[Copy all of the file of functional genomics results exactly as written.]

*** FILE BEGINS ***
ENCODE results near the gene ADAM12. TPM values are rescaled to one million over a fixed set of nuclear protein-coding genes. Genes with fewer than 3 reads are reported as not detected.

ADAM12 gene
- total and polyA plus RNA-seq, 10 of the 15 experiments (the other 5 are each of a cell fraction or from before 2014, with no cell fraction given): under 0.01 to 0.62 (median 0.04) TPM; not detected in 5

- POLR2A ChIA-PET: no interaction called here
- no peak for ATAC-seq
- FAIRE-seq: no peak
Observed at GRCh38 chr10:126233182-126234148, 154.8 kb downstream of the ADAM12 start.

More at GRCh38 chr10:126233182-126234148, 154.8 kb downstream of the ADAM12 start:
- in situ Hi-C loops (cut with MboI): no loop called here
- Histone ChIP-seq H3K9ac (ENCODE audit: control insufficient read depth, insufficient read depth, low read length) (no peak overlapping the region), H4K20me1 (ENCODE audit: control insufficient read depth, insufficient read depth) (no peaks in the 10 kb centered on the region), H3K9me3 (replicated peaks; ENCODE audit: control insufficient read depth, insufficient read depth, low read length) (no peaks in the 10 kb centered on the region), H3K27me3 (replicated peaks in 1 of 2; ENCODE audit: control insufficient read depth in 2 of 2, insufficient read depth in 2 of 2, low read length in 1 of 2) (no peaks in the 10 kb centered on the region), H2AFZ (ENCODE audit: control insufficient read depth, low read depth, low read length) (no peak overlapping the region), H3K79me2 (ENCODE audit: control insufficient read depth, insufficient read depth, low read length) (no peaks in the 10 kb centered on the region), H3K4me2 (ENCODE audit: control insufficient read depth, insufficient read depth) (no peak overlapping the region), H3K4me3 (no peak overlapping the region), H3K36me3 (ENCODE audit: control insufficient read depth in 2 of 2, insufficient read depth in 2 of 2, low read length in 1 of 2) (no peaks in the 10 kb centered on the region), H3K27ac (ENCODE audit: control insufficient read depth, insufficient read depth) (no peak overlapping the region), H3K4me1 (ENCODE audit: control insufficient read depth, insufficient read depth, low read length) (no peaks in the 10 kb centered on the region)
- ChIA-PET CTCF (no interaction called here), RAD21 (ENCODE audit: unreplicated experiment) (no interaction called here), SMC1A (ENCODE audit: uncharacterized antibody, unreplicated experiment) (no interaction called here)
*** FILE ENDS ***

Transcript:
ENCODE results near the gene ADAM12. TPM values are rescaled to one million over a fixed set of nuclear protein-coding genes. Genes with fewer than 3 reads are reported as not detected.

ADAM12 gene
- total and polyA plus RNA-seq, 10 of the 15 experiments (the other 5 are each of a cell fraction or from before 2014, with no cell fraction given): under 0.01 to 0.62 (median 0.04) TPM; not detected in 5

- POLR2A ChIA-PET: no interaction called here
- no peak for ATAC-seq
- FAIRE-seq: no peak
Observed at GRCh38 chr10:126233182-126234148, 154.8 kb downstream of the ADAM12 start.

More at GRCh38 chr10:126233182-126234148, 154.8 kb downstream of the ADAM12 start:
- in situ Hi-C loops (cut with MboI): no loop called here
- Histone ChIP-seq H3K9ac (ENCODE audit: control insufficient read depth, insufficient read depth, low read length) (no peak overlapping the region), H4K20me1 (ENCODE audit: control insufficient read depth, insufficient read depth) (no peaks in the 10 kb centered on the region), H3K9me3 (replicated peaks; ENCODE audit: control insufficient read depth, insufficient read depth, low read length) (no peaks in the 10 kb centered on the region), H3K27me3 (replicated peaks in 1 of 2; ENCODE audit: control insufficient read depth in 2 of 2, insufficient read depth in 2 of 2, low read length in 1 of 2) (no peaks in the 10 kb centered on the region), H2AFZ (ENCODE audit: control insufficient read depth, low read depth, low read length) (no peak overlapping the region), H3K79me2 (ENCODE audit: control insufficient read depth, insufficient read depth, low read length) (no peaks in the 10 kb centered on the region), H3K4me2 (ENCODE audit: control insufficient read depth, insufficient read depth) (no peak overlapping the region), H3K4me3 (no peak overlapping the region), H3K36me3 (ENCODE audit: control insufficient read depth in 2 of 2, insufficient read depth in 2 of 2, low read length in 1 of 2) (no peaks in the 10 kb centered on the region), H3K27ac (ENCODE audit: control insufficient read depth, insufficient read depth) (no peak overlapping the region), H3K4me1 (ENCODE audit: control insufficient read depth, insufficient read depth, low read length) (no peaks in the 10 kb centered on the region)
- ChIA-PET CTCF (no interaction called here), RAD21 (ENCODE audit: unreplicated experiment) (no interaction called here), SMC1A (ENCODE audit: uncharacterized antibody, unreplicated experiment) (no interaction called here)